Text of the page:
- Date of passing: Aug 8, 2003
|Let the memory of PVT2 Matthew be with us forever|
20, of East Alton, Ill.; assigned to F Troop, 1st Squadron, 10th Armored Cavalry Regiment, Fort Hood, Texas; died Aug. 8 in Camp Caldwell, Iraq. A fellow soldier tried to wake Bush and noticed he was not breathing.
East Alton, Ill., soldier may have died of heat in Iraq
EAST ALTON, Ill. — The body of Army Pvt. Matthew Bush has been returned home to East Alton, and authorities are blaming his death on the blistering summer heat in Iraq.
Bush, 20, was stationed in Kirkush, about 100 miles north of Baghdad. He had been overseas about three weeks when he was found dead in his bed Aug. 8.
A heat-related illness probably caused his death, according preliminary findings from an autopsy conducted at Dover Air Force Base in Delaware.
Rep. Jerry Costello, D-Ill., said he was told of the findings on Aug. 14. He said the doctor in charge of the autopsy planned to get in touch with Bush’s family that night. A formal autopsy report, including toxicology results, will be unavailable for 20 to 30 days.
The summer heat in Iraq, with the temperature routinely reaching 115 degrees and above, is a growing concern for the U.S. armed forces.
Bush’s father, Randy Bush, told the St. Louis Post-Dispatch he hoped his son’s death, if it was caused by heat, would influence other soldiers to be more alert to signs of illness and report them to superiors.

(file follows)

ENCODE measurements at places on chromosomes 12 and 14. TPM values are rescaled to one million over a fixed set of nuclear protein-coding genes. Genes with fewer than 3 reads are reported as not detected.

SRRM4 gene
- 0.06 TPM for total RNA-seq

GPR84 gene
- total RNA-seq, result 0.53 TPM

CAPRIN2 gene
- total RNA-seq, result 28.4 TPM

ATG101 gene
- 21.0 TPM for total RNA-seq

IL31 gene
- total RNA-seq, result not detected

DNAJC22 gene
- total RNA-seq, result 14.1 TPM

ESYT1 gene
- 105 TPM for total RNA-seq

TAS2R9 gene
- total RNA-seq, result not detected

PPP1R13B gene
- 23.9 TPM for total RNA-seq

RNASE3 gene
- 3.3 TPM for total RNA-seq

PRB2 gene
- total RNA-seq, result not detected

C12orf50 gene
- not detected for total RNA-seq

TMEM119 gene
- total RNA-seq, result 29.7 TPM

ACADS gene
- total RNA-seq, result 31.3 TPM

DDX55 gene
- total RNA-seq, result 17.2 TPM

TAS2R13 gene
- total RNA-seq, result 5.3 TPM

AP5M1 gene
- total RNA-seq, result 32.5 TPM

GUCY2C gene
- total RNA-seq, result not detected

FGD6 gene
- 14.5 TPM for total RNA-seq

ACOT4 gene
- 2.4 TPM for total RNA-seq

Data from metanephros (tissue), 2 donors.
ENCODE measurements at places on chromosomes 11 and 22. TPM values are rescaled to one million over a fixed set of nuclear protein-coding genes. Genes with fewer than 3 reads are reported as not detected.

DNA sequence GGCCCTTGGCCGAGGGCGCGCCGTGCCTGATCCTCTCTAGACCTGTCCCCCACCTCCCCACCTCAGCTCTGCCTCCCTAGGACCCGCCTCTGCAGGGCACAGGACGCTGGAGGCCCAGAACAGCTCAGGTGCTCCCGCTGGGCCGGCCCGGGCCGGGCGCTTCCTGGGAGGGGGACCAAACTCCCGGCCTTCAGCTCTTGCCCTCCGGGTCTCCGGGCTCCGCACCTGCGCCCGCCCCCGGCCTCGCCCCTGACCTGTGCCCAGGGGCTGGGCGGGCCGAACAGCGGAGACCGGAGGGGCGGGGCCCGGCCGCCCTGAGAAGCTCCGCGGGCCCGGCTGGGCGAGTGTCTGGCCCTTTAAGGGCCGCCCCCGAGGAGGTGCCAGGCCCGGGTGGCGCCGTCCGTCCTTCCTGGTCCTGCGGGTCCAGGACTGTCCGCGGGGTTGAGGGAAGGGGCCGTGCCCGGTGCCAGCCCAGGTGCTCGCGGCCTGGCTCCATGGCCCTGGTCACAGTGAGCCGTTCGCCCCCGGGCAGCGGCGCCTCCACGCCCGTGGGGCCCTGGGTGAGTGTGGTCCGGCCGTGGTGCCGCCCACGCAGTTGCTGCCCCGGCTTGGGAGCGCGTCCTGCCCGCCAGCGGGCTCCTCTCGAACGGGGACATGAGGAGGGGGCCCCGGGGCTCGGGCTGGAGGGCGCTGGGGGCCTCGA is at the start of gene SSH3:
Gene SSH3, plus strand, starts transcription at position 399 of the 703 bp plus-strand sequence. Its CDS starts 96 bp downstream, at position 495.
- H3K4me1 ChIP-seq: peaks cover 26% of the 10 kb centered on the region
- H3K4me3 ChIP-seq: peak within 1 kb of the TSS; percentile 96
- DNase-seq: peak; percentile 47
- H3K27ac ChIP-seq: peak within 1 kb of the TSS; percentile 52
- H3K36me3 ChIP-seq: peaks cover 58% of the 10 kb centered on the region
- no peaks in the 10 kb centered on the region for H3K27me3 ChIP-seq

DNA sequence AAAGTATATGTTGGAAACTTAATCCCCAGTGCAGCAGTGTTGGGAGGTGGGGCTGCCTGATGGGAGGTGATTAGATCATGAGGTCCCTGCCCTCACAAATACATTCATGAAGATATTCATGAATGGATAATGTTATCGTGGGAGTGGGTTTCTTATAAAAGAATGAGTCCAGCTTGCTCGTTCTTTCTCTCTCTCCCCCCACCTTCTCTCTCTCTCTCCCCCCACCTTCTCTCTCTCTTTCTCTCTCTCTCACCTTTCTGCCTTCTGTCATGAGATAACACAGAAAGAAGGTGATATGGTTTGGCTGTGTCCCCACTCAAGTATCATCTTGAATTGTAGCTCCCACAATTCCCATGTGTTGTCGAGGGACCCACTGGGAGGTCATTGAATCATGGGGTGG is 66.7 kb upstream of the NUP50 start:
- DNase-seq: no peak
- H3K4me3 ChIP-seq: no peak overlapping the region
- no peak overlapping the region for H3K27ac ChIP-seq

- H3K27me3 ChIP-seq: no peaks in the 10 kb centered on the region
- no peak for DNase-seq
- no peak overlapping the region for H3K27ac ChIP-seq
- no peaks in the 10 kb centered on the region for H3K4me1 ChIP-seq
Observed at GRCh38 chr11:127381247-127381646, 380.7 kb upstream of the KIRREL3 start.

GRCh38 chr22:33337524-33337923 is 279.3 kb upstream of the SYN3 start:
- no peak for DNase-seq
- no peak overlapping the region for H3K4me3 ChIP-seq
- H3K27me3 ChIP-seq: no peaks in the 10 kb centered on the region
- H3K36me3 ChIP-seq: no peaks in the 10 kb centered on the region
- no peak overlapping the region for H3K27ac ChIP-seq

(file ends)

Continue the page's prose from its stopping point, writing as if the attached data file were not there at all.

“Matthew sacrificed his life,” Randy Bush said. “I hope it helps prevent that happening to others.”
“There’s a young man who plays sports all his life,” Randy Bush said. “He’s used to havingfootball gear. It just goes to show you it can happen to anybody.”
The father last heard from Matthew Bush on Aug. 5, and he had complained about the heat. He felt ill on Thursday, Aug. 7, and was told to quit his duties early. He complained of a headache before going to bed and was found dead in his bed the next morning.
His sister, Army Pfc. Deann Bush, was also in Iraq, and both told their father they had been cautioned to drink plenty of liquids and report symptoms of illness.
Randy Bush said his daughter had difficulty adjusting to much cooler temperatures in the United States after he picked her up Monday in Nashville, Tenn.
“Deann had to turn on the heat in the pickup truck,” he said. “She thought it was cold.”
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